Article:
Before 2002, you did not need a Social Security number to apply for a driver’s license in Pennsylvania. Instead, to prove your identity, you could provide a federally-issued tax identification number along with other documents. This meant that undocumented immigrants were able to take and pass the driving exam in order to apply for a driver’s license.
In 2009, the Pennsylvania Department of Transportation (PennDOT) canceled the driver’s licenses of tens of thousands of undocumented Pennsylvanians who had legally obtained their licenses using pre-2002 criteria. As anyone who lives beyond easy access to public transportation knows, driving is a necessity for much of day-to-day life: taking children to school, shopping for groceries, going to work or getting to medical appointments.
In addition to making these everyday activities of life much more difficult, not having valid identification creates fear and stress within immigrant communities, including those where various family members have a different immigration status. Having valid identification means that if an undocumented immigrant is pulled over during a traffic stop, they will not automatically be put into jail and be thrust into the quagmire of deportation hearings. Having state-issued identification is also vital for many other family functions. People might need an ID to get their prescriptions, or to enter a medical facility, or to prove they can pick up their children from school.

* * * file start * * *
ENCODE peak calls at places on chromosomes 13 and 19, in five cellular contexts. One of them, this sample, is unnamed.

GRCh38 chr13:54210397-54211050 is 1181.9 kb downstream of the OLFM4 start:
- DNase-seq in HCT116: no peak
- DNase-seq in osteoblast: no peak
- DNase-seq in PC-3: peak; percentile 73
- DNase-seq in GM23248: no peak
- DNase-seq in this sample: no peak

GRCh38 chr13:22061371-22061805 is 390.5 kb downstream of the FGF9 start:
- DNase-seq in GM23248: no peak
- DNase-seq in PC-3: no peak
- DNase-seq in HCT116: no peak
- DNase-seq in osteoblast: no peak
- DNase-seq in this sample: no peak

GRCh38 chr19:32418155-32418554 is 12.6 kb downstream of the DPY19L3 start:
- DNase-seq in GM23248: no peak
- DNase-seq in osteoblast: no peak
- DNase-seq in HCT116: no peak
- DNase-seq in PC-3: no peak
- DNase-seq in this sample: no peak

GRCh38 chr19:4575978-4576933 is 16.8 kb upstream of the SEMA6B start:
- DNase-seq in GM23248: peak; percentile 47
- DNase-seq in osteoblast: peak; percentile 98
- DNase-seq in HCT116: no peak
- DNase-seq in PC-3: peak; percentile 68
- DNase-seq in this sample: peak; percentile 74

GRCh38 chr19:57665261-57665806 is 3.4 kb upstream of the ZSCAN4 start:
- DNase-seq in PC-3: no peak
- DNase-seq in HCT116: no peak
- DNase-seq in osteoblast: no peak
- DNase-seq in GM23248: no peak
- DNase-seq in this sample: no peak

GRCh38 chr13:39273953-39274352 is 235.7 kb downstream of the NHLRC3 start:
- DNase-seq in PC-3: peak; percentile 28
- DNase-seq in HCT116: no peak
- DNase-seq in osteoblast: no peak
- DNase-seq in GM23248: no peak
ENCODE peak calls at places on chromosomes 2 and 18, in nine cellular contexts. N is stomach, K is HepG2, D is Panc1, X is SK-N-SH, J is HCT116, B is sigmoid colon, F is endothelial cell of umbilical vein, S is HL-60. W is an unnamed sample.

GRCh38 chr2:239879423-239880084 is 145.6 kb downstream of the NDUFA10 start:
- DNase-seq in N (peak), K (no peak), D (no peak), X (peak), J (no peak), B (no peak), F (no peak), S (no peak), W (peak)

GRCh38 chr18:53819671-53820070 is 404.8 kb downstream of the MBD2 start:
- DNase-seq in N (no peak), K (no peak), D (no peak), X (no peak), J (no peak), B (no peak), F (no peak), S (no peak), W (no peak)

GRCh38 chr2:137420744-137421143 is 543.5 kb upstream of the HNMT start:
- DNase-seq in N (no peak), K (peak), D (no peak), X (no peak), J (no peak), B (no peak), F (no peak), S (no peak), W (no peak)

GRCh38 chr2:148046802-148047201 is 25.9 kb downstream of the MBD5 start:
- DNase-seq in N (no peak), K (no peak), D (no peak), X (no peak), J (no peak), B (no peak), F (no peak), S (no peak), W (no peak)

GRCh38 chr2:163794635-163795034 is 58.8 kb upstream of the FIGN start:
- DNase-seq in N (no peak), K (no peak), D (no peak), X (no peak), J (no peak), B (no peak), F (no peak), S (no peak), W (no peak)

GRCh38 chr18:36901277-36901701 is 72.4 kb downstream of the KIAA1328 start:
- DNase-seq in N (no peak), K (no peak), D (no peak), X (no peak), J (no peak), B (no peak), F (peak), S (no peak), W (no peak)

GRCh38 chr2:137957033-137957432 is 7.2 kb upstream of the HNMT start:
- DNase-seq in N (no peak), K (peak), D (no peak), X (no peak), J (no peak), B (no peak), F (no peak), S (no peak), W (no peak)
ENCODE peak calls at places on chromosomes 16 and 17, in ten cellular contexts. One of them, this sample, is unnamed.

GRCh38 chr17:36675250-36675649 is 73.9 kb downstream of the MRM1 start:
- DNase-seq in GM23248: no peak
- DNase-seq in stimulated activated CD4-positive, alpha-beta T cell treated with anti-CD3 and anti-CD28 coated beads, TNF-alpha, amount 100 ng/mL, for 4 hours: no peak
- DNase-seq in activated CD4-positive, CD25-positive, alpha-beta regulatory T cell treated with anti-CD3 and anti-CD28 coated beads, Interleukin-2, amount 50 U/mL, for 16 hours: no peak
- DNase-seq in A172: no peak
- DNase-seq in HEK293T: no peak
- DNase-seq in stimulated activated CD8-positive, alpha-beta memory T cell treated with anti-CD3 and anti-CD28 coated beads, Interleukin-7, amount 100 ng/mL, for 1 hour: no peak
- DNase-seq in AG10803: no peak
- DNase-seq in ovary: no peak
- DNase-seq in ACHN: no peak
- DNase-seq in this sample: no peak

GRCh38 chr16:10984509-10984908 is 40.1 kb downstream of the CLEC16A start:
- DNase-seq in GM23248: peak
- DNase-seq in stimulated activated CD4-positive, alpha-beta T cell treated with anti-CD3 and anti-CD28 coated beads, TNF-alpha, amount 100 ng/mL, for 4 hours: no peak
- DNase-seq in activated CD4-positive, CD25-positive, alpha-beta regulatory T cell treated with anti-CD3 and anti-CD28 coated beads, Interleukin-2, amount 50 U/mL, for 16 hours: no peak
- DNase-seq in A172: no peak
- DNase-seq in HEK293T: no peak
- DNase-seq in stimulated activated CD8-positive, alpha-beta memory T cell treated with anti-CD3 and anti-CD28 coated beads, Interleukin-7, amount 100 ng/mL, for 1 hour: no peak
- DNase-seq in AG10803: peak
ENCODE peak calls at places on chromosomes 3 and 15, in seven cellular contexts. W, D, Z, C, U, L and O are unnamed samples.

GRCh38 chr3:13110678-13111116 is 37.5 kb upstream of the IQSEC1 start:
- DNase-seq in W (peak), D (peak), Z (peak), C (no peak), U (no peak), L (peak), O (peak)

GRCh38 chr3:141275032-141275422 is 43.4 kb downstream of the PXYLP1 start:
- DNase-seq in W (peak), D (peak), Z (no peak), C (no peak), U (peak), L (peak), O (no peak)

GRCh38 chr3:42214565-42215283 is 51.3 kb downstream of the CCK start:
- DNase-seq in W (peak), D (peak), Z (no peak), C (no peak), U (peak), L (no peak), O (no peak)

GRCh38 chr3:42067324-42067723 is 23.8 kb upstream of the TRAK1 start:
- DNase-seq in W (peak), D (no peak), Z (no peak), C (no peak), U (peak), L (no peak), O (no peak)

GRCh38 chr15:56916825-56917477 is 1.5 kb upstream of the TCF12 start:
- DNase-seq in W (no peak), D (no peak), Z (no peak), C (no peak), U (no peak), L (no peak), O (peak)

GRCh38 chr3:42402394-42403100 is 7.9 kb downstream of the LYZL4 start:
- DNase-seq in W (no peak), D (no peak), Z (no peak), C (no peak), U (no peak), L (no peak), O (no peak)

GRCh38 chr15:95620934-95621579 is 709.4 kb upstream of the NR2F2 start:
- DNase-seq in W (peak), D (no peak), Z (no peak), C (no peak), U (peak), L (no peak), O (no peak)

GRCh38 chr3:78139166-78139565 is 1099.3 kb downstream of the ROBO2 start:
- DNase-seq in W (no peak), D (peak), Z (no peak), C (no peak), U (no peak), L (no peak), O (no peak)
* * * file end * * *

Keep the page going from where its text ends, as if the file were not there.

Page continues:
There is a remedy for this situation being proposed in the Pennsylvania legislature, HB 279. This bill would provide driver’s licenses for all. Opening up driver’s licenses for undocumented immigrants is not only good for them, but for all of us, for our safety and our economy. If implemented, it could expand the number of those who know the rules of the road, have car insurance, buy cars and gas for their cars, and have greater accessibility to more jobs. Undocumented immigrants are a vital part of our economy. In Philadelphia alone, approximately 50,000 undocumented workers pay more than $128 million in taxes annually.
As Jews, we have additional reasons based on our historical experiences and our religious tradition to be concerned about the welfare of immigrants. The Torah commands us to befriend and protect the stranger, no less than 36 times. The Torah gives two reasons for this commandment. The first calls on our experiences and our compassion: “You shall not oppress the stranger, having yourself been strangers in the land of Egypt” (Exodus 23:9). The second reason the Torah gives is we were mistreated while strangers, so do not do to others what was done to you. To reinforce this, the Torah reminds us that God hears the cry of the oppressed. Not just our sojourn in Egypt, but thousands of years of wanderings and being outsiders should sensitize us to the experience of immigrants.
We just celebrated Sukkot where each night we invite ushpizin (guests) in the symbolic form of Abraham, Isaac, Jacob, Joseph, Moses, Aaron and David to enter our sukkot. We are supposed to donate the amount that would feed these supernal guests to the needy. Let us transform our sukkot into a metaphorical sukkah to protect all who need shelter and support.
Pennsylvania should join 15 other states, including New York and New Jersey, that have passed legislation providing driver’s licenses for all. Urge your state representative to support HB 279. It is both the moral and sensible thing to do.
Rabbi Alan Iser is a member of the board at HIAS Pennsylvania, a Philadelphia-based immigration legal and social services organization, and an adjunct professor of theology at St. Joseph’s University and St. Charles Borromeo Seminary.